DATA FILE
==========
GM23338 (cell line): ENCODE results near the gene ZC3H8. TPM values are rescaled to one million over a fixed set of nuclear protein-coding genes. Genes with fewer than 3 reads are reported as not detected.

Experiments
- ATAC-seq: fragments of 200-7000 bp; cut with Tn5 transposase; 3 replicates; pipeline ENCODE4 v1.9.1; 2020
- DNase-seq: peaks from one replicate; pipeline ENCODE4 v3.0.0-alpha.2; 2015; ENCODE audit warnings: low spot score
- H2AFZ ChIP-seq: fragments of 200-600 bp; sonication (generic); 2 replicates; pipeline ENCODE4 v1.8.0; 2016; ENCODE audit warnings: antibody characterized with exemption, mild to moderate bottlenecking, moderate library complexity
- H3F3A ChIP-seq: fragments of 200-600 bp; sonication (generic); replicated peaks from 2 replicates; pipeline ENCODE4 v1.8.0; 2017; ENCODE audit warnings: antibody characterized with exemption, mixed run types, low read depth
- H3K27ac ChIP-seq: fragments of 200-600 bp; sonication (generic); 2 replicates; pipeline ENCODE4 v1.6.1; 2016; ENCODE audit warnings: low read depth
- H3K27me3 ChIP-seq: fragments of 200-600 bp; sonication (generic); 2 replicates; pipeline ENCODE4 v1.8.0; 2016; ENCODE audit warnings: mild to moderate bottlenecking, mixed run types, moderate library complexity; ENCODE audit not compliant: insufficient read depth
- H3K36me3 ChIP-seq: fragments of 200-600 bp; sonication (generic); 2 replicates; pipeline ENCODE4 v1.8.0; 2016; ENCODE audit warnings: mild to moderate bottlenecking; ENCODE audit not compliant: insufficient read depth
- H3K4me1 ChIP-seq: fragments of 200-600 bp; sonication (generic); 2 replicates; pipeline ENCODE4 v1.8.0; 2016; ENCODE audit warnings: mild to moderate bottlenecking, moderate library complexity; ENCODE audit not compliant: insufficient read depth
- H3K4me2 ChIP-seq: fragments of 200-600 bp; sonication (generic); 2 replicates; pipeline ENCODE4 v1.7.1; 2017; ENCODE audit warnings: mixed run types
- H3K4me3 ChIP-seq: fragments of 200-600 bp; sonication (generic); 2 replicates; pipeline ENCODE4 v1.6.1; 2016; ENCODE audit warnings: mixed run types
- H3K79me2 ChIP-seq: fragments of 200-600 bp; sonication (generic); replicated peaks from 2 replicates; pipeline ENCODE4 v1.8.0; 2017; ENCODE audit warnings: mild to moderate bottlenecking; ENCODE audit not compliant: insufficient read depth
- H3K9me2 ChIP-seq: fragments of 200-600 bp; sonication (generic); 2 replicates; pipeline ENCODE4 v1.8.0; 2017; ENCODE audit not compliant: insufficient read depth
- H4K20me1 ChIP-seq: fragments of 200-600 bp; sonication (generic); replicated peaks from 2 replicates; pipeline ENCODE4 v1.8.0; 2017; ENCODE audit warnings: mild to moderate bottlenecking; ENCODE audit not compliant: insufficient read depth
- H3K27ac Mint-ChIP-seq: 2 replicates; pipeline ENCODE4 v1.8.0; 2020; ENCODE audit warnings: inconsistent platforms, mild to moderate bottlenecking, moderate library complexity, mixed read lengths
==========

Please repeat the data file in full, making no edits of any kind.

GM23338 (cell line): ENCODE results near the gene ZC3H8. TPM values are rescaled to one million over a fixed set of nuclear protein-coding genes. Genes with fewer than 3 reads are reported as not detected.

Experiments
- ATAC-seq: fragments of 200-7000 bp; cut with Tn5 transposase; 3 replicates; pipeline ENCODE4 v1.9.1; 2020
- DNase-seq: peaks from one replicate; pipeline ENCODE4 v3.0.0-alpha.2; 2015; ENCODE audit warnings: low spot score
- H2AFZ ChIP-seq: fragments of 200-600 bp; sonication (generic); 2 replicates; pipeline ENCODE4 v1.8.0; 2016; ENCODE audit warnings: antibody characterized with exemption, mild to moderate bottlenecking, moderate library complexity
- H3F3A ChIP-seq: fragments of 200-600 bp; sonication (generic); replicated peaks from 2 replicates; pipeline ENCODE4 v1.8.0; 2017; ENCODE audit warnings: antibody characterized with exemption, mixed run types, low read depth
- H3K27ac ChIP-seq: fragments of 200-600 bp; sonication (generic); 2 replicates; pipeline ENCODE4 v1.6.1; 2016; ENCODE audit warnings: low read depth
- H3K27me3 ChIP-seq: fragments of 200-600 bp; sonication (generic); 2 replicates; pipeline ENCODE4 v1.8.0; 2016; ENCODE audit warnings: mild to moderate bottlenecking, mixed run types, moderate library complexity; ENCODE audit not compliant: insufficient read depth
- H3K36me3 ChIP-seq: fragments of 200-600 bp; sonication (generic); 2 replicates; pipeline ENCODE4 v1.8.0; 2016; ENCODE audit warnings: mild to moderate bottlenecking; ENCODE audit not compliant: insufficient read depth
- H3K4me1 ChIP-seq: fragments of 200-600 bp; sonication (generic); 2 replicates; pipeline ENCODE4 v1.8.0; 2016; ENCODE audit warnings: mild to moderate bottlenecking, moderate library complexity; ENCODE audit not compliant: insufficient read depth
- H3K4me2 ChIP-seq: fragments of 200-600 bp; sonication (generic); 2 replicates; pipeline ENCODE4 v1.7.1; 2017; ENCODE audit warnings: mixed run types
- H3K4me3 ChIP-seq: fragments of 200-600 bp; sonication (generic); 2 replicates; pipeline ENCODE4 v1.6.1; 2016; ENCODE audit warnings: mixed run types
- H3K79me2 ChIP-seq: fragments of 200-600 bp; sonication (generic); replicated peaks from 2 replicates; pipeline ENCODE4 v1.8.0; 2017; ENCODE audit warnings: mild to moderate bottlenecking; ENCODE audit not compliant: insufficient read depth
- H3K9me2 ChIP-seq: fragments of 200-600 bp; sonication (generic); 2 replicates; pipeline ENCODE4 v1.8.0; 2017; ENCODE audit not compliant: insufficient read depth
- H4K20me1 ChIP-seq: fragments of 200-600 bp; sonication (generic); replicated peaks from 2 replicates; pipeline ENCODE4 v1.8.0; 2017; ENCODE audit warnings: mild to moderate bottlenecking; ENCODE audit not compliant: insufficient read depth
- H3K27ac Mint-ChIP-seq: 2 replicates; pipeline ENCODE4 v1.8.0; 2020; ENCODE audit warnings: inconsistent platforms, mild to moderate bottlenecking, moderate library complexity, mixed read lengths